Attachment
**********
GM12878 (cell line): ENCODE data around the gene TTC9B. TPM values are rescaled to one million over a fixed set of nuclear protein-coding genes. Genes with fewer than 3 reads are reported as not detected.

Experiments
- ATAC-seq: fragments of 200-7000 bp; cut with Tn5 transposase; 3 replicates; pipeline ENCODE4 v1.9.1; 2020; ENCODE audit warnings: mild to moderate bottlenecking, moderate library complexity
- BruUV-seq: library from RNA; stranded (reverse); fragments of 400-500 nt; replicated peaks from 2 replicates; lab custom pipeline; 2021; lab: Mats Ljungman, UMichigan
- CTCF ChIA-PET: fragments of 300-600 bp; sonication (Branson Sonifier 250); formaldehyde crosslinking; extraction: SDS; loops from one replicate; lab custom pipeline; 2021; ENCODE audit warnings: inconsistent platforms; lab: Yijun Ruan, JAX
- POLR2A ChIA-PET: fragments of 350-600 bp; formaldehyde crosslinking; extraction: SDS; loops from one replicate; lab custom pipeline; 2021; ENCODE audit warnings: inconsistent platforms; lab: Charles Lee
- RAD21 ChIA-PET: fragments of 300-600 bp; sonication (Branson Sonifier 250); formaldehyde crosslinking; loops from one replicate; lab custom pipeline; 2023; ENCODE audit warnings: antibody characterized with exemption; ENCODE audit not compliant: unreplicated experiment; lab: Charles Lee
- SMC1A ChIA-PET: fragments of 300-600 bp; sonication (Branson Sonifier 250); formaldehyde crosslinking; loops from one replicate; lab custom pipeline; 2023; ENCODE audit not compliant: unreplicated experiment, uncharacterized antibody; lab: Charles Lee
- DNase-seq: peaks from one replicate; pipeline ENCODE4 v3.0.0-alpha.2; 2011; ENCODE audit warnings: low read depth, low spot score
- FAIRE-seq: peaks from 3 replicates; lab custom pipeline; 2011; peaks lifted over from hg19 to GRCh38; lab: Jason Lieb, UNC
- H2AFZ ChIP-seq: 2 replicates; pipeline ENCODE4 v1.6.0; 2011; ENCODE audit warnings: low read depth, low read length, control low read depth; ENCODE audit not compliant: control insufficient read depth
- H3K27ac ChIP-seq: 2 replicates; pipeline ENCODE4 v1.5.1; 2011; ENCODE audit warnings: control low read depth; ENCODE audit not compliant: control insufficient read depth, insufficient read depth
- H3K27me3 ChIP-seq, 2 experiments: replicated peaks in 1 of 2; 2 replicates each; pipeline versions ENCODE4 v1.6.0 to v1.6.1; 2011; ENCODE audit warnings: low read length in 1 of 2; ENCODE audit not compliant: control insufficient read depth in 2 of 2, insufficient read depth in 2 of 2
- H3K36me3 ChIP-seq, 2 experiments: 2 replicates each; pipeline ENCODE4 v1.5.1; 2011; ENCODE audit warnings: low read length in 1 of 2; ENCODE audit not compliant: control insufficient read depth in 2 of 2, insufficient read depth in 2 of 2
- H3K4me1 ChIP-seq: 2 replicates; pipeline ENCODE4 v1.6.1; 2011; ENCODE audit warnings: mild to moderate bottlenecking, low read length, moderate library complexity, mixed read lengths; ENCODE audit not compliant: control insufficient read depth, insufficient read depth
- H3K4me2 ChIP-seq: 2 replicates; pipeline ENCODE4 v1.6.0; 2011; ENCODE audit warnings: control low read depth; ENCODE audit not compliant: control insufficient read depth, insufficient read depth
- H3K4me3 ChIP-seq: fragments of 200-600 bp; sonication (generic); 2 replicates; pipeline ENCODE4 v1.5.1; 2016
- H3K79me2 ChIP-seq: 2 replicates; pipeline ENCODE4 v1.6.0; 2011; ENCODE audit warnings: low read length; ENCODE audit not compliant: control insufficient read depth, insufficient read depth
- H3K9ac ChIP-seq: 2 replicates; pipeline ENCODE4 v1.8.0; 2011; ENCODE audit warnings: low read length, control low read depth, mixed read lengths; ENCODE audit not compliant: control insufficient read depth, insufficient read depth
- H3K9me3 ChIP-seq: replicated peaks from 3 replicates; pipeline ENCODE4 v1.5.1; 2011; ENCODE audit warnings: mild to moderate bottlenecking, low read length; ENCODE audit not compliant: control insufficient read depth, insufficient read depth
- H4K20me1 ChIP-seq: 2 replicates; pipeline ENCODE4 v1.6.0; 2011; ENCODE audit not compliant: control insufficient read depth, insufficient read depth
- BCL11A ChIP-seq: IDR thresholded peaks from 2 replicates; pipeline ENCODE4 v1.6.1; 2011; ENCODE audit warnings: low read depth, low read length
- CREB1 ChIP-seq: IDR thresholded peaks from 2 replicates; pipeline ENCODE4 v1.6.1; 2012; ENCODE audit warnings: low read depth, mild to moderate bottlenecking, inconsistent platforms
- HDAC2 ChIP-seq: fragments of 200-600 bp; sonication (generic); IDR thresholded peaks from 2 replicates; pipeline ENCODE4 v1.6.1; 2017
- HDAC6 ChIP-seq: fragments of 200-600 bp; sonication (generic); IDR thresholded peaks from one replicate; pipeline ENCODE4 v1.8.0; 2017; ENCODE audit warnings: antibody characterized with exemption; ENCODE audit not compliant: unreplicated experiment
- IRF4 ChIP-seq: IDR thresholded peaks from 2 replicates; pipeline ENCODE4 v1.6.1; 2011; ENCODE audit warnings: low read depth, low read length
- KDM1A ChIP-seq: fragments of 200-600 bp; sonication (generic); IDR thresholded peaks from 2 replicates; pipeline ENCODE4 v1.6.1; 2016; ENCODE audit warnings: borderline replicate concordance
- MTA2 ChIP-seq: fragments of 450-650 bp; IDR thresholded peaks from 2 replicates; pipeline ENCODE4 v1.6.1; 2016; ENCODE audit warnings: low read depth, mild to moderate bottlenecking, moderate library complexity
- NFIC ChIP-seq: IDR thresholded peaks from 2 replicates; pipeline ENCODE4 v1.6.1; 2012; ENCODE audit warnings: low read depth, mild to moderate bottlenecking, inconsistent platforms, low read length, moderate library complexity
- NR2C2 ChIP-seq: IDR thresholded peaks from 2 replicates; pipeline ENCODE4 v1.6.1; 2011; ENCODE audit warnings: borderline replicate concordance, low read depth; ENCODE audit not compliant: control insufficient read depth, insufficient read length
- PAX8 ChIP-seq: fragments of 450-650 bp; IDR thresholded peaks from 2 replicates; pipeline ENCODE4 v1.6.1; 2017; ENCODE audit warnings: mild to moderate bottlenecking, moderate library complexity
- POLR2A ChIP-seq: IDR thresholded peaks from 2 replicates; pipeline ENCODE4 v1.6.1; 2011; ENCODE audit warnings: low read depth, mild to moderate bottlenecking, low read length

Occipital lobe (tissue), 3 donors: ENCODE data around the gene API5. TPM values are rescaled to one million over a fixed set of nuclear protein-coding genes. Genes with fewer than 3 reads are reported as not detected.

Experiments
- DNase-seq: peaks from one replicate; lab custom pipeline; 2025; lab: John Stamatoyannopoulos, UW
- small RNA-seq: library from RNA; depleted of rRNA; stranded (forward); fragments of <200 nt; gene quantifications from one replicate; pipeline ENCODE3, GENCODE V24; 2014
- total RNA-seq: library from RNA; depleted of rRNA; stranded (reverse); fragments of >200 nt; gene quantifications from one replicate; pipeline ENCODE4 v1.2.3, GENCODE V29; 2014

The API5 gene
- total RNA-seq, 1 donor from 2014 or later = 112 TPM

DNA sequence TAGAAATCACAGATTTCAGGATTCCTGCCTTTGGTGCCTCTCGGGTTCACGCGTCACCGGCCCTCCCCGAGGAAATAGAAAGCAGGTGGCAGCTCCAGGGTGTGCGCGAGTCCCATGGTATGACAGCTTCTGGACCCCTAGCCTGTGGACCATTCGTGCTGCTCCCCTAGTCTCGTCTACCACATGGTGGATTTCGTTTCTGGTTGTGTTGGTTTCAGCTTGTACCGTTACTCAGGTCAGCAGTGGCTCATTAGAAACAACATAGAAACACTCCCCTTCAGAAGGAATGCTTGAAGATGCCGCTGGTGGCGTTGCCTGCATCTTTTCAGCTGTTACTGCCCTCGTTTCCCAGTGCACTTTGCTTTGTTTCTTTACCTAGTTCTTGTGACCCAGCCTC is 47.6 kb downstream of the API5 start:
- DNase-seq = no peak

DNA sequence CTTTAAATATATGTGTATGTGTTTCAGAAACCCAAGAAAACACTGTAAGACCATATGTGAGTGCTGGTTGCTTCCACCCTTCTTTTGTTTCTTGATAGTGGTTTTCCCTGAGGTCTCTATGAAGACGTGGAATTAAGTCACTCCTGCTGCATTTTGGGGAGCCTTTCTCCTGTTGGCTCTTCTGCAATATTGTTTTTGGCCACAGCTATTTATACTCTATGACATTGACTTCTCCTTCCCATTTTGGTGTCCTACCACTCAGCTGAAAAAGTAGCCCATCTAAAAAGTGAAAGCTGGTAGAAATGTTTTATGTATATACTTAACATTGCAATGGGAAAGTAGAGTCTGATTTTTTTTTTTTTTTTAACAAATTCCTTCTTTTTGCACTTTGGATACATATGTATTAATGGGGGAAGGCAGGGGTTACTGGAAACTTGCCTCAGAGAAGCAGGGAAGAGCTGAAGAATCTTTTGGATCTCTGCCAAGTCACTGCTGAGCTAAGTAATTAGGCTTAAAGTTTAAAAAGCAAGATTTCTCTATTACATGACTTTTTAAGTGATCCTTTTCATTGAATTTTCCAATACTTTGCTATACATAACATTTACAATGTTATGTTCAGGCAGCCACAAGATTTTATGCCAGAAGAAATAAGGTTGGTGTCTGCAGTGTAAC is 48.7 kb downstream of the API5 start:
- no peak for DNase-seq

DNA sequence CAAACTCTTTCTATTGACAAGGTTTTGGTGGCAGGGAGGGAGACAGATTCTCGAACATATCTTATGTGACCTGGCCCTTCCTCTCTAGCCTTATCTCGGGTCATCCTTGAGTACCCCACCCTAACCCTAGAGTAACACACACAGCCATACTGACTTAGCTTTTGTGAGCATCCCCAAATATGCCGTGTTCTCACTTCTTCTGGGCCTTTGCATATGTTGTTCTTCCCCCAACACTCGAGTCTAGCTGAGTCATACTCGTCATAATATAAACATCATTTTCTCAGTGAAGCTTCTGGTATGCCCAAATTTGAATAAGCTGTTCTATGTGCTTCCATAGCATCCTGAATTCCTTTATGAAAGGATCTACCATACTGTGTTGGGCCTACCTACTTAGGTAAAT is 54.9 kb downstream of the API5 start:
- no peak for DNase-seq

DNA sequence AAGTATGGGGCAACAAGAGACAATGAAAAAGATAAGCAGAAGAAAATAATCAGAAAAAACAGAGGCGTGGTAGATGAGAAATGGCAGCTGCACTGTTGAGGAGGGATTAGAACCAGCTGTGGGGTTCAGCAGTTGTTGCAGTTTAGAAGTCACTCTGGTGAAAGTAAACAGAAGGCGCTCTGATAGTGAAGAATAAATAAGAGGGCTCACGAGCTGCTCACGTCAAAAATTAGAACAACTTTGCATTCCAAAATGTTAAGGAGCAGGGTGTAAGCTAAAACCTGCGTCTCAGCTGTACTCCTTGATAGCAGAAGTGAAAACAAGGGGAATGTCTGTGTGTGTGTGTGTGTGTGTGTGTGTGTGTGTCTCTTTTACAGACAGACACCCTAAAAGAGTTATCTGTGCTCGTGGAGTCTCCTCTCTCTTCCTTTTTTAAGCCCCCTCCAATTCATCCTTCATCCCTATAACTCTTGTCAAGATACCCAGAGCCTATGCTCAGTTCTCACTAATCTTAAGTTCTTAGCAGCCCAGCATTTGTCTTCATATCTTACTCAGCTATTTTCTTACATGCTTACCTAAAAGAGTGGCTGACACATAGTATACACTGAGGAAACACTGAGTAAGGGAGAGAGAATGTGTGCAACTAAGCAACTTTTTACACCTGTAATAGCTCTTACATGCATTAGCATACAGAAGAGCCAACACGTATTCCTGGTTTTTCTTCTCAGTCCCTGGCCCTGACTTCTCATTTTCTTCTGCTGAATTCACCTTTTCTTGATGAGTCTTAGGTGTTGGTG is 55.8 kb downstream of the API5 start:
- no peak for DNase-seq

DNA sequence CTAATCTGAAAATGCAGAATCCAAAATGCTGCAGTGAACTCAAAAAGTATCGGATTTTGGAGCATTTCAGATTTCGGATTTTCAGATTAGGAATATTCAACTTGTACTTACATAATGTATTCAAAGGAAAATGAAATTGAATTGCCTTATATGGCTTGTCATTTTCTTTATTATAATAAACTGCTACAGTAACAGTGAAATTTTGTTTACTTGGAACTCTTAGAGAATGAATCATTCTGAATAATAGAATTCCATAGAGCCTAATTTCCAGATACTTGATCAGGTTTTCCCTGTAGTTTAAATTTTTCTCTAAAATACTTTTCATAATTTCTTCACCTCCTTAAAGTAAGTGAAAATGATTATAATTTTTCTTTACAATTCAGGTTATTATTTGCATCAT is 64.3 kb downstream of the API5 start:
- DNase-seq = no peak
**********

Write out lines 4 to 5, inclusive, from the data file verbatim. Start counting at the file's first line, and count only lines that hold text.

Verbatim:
- BruUV-seq: library from RNA; stranded (reverse); fragments of 400-500 nt; replicated peaks from 2 replicates; lab custom pipeline; 2021; lab: Mats Ljungman, UMichigan
- CTCF ChIA-PET: fragments of 300-600 bp; sonication (Branson Sonifier 250); formaldehyde crosslinking; extraction: SDS; loops from one replicate; lab custom pipeline; 2021; ENCODE audit warnings: inconsistent platforms; lab: Yijun Ruan, JAX